Although this may be the primary reason I take advantage of my office, it’s certainly not the only reason. Other luxuries of my office include: free access to books, free access to newspaper and magazine collections, free computer and internet access, and free movie rentals. Furthermore, my office is filled with an entire staff of personal assistants — all of whom will try to help answer any question I need answered, or assist me with any problem I need resolved. Best of all, I don’t pay huge operating costs for my office — it costs less than one dollar a day to run it year round.
If you’re jealous of my office, don’t be. You already have access to your own publicly funded office exactly like mine. This is because “my office” is my local public library.
Hello. My name is Shaun, and I’m a library fanatic. In 2007, I borrowed over 400 library materials. Novels, autobiographies, and self-help books. Feature movies, classic movies, and documentaries. I check out everything that looks interesting to me. Since I go to the library almost every day and find so many things that look interesting, I’m lucky that there is no limit to the number of items I’m allowed to borrow.
It hasn’t always been this way. In college, I used the school library as a place to get work done, but that was all — I never took advantage of the library materials. Like most of my peers at the time, I believed that libraries were uncool. Consequently, I failed to take advantage of the library stacks.
In other words, I was ignorant. I was wholly unaware of what I was missing, and remained ignorant for two years following graduation. Interestingly, one of these years was spent working in a library.
I was the library’s computer guy. As such, I believed that my responsibility was to keep the computer systems running. I was convinced that what these computer systems were being used for was none of my concern. This is why the workings of the library remained alien to me for an entire year.
The day of my enlightenment came when I was performing some routine maintenance on an older computer system. The maintenance was not something that required much of my attention, just a lot of my time. The system needed to download updates and be rebooted.
If you’ve ever done “Computer Babysitting” like this, then you know how quickly it becomes boring. Typically, the only thing entertaining you while you wait is a progress bar — you know, the “something is happening” line that starts from the left of your screen and crawls to the right. Sometimes it provides you with a “Time Remaining” countdown.
For this particular update, the computer predicted it would take about 30 minutes. I had two options:
- Watch the progress bar for 30 minutes while sitting on my thumbs.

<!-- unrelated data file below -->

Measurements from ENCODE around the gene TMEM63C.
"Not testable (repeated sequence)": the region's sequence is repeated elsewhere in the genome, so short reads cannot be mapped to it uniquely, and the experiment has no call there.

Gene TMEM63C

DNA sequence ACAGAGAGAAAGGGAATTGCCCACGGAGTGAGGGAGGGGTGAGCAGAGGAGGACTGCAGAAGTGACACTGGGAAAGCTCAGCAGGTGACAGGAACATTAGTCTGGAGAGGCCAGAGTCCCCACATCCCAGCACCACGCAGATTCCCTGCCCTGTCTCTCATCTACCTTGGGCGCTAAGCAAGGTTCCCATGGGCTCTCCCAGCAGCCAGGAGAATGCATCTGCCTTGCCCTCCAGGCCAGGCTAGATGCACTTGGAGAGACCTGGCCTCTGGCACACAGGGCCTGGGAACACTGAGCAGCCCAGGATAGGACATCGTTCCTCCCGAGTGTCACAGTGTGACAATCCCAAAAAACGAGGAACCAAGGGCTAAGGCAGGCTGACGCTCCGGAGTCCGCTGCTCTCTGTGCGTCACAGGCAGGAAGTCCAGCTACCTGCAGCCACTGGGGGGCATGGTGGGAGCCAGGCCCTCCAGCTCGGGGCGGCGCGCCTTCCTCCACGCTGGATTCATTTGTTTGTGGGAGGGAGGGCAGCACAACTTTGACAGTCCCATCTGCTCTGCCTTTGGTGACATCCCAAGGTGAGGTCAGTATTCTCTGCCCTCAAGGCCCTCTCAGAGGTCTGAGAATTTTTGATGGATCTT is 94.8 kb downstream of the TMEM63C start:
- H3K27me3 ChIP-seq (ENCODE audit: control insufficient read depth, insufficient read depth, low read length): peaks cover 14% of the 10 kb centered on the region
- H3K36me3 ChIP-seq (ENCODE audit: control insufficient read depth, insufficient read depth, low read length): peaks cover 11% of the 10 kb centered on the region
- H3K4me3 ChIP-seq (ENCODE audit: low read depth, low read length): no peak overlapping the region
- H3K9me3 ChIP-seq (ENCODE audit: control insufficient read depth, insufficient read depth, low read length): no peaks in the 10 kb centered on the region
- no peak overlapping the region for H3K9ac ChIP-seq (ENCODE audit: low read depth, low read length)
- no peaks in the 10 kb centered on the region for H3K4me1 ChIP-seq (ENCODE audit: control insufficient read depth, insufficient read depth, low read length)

- Select a book from a nearby shelf and page through it to kill time.
Unsurprisingly, I picked the second option. I scanned the titles of the books within arm’s reach and a thick yellow hardcover caught my eye:
I Could Do Anything If I Only Knew What It Was:
How to Discover What You Really Want and How to Get It
At the time, I was about to enter my 7th year of working in the computer industry. I chose a career in computers because at one time I was passionate about it. After actually experiencing it, though, my love for servicing computers faded. In fact, I had to adopt a habit of changing employers every 2-3 years just for a change of scenery. Up until that moment, I thought that changing employers was the only way to experience variety in my life.
I picked up the book and read the back. It said something like: “Create and live the life you love: There’s more to life than what you’re getting.” Intrigued, I opened it and started reading…
…and before I knew it, the 30 minutes were all used up. I rebooted the computer, and experienced an epiphany: I needed to reboot my life.
The book helped me understand that changing employers was not the solution to my problem — it was a temporary fix that kept me trapped in a cycle of unsatisfying work. Changing careers was an option I never even considered — and realizing that it was an option excited me.
I tucked the book under my arm and headed for the circulation desk. I checked it out, brought it home, and read it cover to cover. Within a year, I quit my job, moved out of state, and reinvented myself as a writer.
I won’t try and describe everything that Barbara Sher’s book taught me. All I’ll say is that it does an excellent job of disarming your fears. If you haven’t read it and would like to, check your local library.
“I Could Do Anything If I Only Knew What It Was” inspired me to change my life. More importantly, it taught me how some books can inspire you to change your life. Consequently, I consider my local library to be my office.
It’s where I go to get things done. It’s where I go to find new things to read. It’s where I go to help me fulfill my intentions for lifelong learning.
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